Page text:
Move over, Lou Reed: there’s a new face of heroin in town. According to a new study, the typical heroin user is now a white, 20-something suburban woman. The study tracked heroin use over the past 50 years and found some dramatic shifts in who’s picking up the needle. It’s not just for rock stars, actors and street kids anymore.
The History of Caucasians and Heroin
Before the 1980s, about half of heroin users were white. Now, that number has shot up to 90%. (See what I did there?) White folks have been chasing the dragon since William S. Burroughs roamed the earth, but the uptick is staggering, especially since whites are an increasingly smaller slice of the American population pie. It’s not that the number of minority users has dropped, though; it’s that the drug has migrated from the city to the lily-white suburbs.
In the past decade, only 25% of first-time heroin users hailed from urban areas.The data show the suburban explosion is really fallout from another rising tide: prescription pills. In the 1960s, when most first-time users tended to be urban teens and 80% were male, heroin was the first opioid most of them tried. Today, 75% get into heroin through prescription drugs like OxyContin, which wasn’t even invented until the 1990s. Suddenly, all the facets of the demographic sea change make a lot more sense—it’s hard to imagine Betty Draper picking up a needle, but pill popping is a sterile-seeming, easy-to-mask alternative for desperate housewives everywhere. Compared to heroin, pills are far less stigmatized and “dirty” —you can even get them from that nice old doctor. They’re also easy to use: no sketchy paraphernalia required, no track marks to hide from the kids. You’d think anything Rush Limbaugh got his paws on would be permanently uncool, but apparently not.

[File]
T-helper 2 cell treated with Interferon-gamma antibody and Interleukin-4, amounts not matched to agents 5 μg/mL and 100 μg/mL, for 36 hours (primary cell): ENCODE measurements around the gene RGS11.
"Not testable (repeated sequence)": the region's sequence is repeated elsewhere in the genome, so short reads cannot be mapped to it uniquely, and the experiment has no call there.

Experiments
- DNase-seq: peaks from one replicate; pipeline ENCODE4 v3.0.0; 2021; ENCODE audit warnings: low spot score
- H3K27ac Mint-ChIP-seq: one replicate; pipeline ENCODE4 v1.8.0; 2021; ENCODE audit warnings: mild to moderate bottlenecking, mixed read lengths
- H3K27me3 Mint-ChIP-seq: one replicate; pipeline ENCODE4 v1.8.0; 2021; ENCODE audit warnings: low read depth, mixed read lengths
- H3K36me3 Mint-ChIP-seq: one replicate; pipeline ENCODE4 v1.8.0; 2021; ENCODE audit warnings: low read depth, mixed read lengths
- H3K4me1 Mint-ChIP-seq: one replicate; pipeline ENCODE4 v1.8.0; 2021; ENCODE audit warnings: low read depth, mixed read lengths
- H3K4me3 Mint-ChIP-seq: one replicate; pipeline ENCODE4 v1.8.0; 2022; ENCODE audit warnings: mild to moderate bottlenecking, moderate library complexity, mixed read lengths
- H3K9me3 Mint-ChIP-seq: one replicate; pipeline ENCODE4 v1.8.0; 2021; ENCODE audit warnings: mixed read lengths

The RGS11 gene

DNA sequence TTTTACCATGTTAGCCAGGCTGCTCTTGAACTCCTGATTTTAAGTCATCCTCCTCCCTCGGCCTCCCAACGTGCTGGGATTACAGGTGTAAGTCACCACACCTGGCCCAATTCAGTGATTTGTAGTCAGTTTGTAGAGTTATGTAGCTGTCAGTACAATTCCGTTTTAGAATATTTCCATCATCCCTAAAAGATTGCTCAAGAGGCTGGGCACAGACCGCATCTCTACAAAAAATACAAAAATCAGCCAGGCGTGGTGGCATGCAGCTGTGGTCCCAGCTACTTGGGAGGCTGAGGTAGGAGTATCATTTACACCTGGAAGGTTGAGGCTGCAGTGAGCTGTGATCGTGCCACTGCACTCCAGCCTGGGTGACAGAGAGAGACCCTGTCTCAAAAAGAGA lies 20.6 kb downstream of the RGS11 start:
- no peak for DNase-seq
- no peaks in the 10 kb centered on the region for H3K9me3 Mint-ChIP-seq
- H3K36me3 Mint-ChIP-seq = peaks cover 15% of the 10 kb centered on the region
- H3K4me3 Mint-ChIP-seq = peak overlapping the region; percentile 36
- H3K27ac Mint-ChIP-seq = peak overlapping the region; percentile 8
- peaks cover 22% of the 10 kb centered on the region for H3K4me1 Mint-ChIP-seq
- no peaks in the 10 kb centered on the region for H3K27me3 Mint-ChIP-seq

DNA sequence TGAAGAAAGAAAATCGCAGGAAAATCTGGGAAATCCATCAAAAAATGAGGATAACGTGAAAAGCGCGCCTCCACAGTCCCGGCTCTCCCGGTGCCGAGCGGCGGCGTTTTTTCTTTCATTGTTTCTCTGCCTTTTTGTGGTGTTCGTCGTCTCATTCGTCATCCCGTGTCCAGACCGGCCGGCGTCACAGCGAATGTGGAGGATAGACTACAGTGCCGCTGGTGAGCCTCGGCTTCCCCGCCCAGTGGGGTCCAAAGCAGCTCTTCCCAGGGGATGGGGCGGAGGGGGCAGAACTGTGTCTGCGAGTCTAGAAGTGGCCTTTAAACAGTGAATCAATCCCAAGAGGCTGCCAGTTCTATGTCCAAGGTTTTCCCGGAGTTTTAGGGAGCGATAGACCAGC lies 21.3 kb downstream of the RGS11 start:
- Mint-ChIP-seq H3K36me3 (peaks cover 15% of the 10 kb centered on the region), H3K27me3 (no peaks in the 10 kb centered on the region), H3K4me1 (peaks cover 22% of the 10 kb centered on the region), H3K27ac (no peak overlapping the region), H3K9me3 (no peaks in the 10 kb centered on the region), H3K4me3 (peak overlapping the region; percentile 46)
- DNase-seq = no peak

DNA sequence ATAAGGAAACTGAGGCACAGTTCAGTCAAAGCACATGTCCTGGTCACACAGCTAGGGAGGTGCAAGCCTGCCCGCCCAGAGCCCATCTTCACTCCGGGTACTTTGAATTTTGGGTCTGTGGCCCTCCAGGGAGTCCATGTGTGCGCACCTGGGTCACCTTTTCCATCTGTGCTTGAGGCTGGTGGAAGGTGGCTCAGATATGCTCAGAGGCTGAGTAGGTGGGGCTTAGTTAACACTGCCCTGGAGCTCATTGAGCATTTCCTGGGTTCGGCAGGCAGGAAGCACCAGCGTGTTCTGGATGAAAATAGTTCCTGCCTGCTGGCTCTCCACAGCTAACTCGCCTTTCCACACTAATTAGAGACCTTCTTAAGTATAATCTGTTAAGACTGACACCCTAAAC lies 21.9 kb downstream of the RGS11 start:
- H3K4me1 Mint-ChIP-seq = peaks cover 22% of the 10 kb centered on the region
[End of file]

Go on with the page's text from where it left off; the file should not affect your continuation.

Don’t Go Organic, Go Wholesale
The trouble is that pills are the priciest addiction around. When an upper-middle-class suburbanite gets deep enough down the addiction rabbit hole and has to choose between staving off withdrawal or making payments on the Prius, a cheaper alternative looks pretty appealing. That alternative is heroin, the narcotic equivalent of shopping at Costco instead of Whole Foods.
Once people “graduate” to heroin, they seldom go back to pills, and it’s not just because of the costs. For some, heroin provides a better high than its semi-legal kin. Others claim heroin is neither stronger nor more addictive than pills; it’s just easier to shoot—and shooting anything heightens the high. Unsurprisingly, the study showed that users who had begun snorting or injecting prescription opoids were the most likely to move on to heroin. After all, crushing up those little buggers is so much work.
Understanding and Minimizing the Heroin Appeal
The JAMA study revealed numerous other trends, though few were as surprising. 86% of study participants used heroin at least once a day, and 98% had abused other substances in the past month. After all, once you’re on the Big H, everything else is basically small potatoes.
Obviously, this trend is disturbing, not least because of heroin users’ increased risk of overdose. While pills are obviously far from safe, it’s a lot easier to know what’s in them and how much you’re really taking. “We need to figure out what makes these drugs so attractive,” said the study’s lead author, Washington University neuropharmacologist Theodore Cicero, who has clearly never tried heroin. In the meantime, we can at least hope that this change in demographic shift will help alter the national perceptions of what a junkie looks like—and maybe help erode enough of the stigma so that more people get the help they need.
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